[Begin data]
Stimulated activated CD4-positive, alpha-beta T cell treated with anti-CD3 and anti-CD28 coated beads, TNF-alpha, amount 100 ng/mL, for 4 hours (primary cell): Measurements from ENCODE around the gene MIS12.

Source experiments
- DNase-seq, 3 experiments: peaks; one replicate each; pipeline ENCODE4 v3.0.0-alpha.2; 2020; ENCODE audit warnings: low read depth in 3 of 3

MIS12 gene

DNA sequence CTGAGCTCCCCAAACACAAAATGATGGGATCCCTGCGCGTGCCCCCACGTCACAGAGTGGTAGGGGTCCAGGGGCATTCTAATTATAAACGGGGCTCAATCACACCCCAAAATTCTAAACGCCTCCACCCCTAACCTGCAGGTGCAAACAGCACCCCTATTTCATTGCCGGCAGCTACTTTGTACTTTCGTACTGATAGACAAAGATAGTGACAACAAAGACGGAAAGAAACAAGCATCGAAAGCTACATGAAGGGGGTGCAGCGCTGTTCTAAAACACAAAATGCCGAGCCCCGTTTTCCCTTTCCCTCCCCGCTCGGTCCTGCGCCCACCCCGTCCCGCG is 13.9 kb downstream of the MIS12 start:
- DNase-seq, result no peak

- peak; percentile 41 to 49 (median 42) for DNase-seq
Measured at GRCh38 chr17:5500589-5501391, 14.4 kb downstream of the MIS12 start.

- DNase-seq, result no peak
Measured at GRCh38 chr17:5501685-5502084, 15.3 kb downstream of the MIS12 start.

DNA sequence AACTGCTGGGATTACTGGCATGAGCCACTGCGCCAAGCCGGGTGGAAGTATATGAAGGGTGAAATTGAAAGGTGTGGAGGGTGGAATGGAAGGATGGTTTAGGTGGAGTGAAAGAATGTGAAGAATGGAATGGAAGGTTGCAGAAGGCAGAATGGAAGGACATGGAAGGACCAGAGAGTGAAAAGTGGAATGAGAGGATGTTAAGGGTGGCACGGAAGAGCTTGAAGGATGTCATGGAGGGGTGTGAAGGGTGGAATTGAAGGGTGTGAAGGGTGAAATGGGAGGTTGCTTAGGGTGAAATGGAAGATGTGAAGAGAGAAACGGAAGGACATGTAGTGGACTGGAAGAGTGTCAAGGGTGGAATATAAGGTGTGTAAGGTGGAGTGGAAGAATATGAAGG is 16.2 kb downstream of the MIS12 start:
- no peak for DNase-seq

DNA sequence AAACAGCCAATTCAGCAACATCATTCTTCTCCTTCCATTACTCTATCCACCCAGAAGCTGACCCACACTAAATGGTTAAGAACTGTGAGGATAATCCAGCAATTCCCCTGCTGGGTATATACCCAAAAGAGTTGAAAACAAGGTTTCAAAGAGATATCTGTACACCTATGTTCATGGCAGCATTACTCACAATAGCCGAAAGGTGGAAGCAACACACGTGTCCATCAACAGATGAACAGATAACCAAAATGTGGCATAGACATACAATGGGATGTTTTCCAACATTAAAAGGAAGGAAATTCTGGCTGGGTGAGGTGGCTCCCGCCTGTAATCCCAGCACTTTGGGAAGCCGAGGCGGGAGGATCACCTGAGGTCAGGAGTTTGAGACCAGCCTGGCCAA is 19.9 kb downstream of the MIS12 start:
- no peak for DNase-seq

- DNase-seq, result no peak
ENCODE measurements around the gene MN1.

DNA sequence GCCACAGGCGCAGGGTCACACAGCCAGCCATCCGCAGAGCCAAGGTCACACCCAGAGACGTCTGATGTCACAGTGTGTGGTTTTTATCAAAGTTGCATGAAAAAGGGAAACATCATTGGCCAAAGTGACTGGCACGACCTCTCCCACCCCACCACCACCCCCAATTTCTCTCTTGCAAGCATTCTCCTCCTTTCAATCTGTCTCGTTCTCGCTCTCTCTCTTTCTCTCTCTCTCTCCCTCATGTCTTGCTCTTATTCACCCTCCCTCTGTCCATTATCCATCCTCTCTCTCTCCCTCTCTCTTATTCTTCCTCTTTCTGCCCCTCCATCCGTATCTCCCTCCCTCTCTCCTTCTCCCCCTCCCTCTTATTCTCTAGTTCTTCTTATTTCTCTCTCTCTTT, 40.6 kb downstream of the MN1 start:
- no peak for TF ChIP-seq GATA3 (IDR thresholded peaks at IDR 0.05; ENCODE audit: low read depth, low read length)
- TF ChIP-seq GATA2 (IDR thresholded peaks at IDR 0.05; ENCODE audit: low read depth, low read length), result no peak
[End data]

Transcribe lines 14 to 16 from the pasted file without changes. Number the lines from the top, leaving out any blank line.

- no peak for DNase-seq

- DNase-seq, result no peak
ENCODE measurements around the gene MN1.